So instead of finishing sentences, invite more.

This’ll give you more to listen to, and therefore more information to work with.

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Active listening

The difference between hearing and listening’s that hearing’s simply the registering of sound, whereas listening requires a greater degree of effort. And if you’ve put the effort in to listen to someone, you’ll want to prove it.

The easiest way to do that’s to repeat back what’s been said to you.

Not word for word. But using your prospect’s language in your response proves you’ve listened. And that demonstrates a level of consideration that’s more likely to be returned had you not bothered.

Active listening’s a vital part of any empathetic sales approach: a profoundly potent way to sell and an article in itself.

And if you really want to go the extra mile to demonstrate your active listening skills, write down what your prospect’s saying to you, while they’re saying it.

It’s obviously more noticeable if you wap out a notebook in person. But when you’re on the phone to someone and they’re sharing important information, there’s no harm in saying “hang on, let me just make sure I get this written down”.

In fact, it builds trust and shows an attention to detail that will only serve you well in future sales interactions.


Questioning strategies

Adam went in depth on 7 best practice questioning strategies. All of which involved more than simply directing a conversation with leading or rhetorical questions.

He explained – in detail, and with anecdotes – how to get your prospect onside by being mindful of opportunities to build rapport. Using questions to actively lower their guard and take them from a defensive mindset to a positive mood.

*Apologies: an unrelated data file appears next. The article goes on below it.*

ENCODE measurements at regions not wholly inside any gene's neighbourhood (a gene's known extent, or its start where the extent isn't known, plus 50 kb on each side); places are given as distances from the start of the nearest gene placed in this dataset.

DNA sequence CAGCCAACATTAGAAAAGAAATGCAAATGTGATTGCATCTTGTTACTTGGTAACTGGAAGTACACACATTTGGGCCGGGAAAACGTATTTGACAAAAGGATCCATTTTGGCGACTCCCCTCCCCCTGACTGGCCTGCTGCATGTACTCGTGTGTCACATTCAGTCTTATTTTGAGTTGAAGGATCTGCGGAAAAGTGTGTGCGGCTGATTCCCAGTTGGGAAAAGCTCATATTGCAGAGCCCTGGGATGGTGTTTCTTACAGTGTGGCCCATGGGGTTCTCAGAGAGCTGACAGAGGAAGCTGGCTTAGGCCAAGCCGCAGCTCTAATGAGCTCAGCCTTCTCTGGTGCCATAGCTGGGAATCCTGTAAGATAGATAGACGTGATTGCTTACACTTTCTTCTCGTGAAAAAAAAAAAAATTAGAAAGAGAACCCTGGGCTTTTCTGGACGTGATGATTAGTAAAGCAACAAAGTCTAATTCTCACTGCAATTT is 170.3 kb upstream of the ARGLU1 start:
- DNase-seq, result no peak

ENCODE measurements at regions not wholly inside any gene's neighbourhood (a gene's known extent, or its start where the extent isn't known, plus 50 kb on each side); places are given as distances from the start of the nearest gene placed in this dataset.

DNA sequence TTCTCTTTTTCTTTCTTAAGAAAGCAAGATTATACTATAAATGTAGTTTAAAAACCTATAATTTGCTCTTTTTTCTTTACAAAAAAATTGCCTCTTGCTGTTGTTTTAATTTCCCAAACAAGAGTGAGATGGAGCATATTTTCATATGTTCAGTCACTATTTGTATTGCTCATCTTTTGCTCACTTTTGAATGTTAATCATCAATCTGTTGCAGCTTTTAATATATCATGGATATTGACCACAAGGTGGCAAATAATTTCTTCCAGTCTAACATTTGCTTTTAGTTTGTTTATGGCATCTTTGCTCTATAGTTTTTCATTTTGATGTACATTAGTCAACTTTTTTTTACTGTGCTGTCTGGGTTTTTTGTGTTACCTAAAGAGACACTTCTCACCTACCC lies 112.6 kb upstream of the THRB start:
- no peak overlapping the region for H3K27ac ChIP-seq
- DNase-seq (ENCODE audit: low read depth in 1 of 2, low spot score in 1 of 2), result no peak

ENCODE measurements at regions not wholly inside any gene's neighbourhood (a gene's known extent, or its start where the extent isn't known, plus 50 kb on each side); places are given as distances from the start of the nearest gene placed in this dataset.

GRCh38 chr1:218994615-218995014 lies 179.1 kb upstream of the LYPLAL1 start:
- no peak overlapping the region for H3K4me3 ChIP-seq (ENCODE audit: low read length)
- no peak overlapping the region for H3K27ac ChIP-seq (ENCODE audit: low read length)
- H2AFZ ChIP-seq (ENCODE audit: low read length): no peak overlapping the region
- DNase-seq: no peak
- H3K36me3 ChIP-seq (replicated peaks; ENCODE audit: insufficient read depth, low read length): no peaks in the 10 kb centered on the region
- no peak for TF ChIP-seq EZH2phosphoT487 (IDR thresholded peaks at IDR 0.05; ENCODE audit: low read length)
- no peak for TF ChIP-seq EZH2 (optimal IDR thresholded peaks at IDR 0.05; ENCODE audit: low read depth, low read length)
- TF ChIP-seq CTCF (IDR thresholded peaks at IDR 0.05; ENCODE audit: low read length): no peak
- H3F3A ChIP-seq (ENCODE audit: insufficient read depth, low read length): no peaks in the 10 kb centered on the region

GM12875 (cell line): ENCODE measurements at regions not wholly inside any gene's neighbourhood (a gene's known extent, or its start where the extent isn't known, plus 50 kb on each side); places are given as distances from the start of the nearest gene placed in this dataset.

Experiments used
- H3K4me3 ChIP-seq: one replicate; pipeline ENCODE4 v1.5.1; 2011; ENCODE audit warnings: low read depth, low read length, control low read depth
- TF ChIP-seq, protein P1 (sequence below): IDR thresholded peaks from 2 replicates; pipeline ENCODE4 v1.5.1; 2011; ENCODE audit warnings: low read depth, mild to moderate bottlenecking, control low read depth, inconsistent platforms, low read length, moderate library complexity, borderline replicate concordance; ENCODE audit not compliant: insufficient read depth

Lines of questioning that appeal to the ego of your prospects. Inviting criticism, including praising your competitors (obviously, in order to position yourself as even better). Even something as simple as asking ‘why’ more than once.

But underpinning each strategy was the central principle of inviting people to tell their stories.

People aren’t too fond of being interrogated. But get them telling a story, particularly about themselves, and it’s difficult getting them to stop.

So if you take that approach into rapport building, drilling down on pain points, and exploring solutions, it means you’re positioning your prospect at the heart of any sales conversation.

And if you were to ask them, I’d imagine that’s where they’d want to be.

So ask them what they want from a Recruiter. Ask them why. And don’t be shy about asking them what they don’t want as well.

Because with a bit of trust, they’ll tell you. And the information you’ll gain will influence the route you take in guiding prospects towards the right outcome for them. And ideally, you’ll get there conversationally.

Or you could of course just pick up the phone and go “HELLO MY NAME IS REECE I’M CALLING FROM FFS RECRUITMENT AND WE ARE A MARKET LEA

Jolt’s calendar of events is pretty packed, with multiple sessions running most days. Covering topics like best practice in sales, leadership, communication, and storytelling.

Take a look.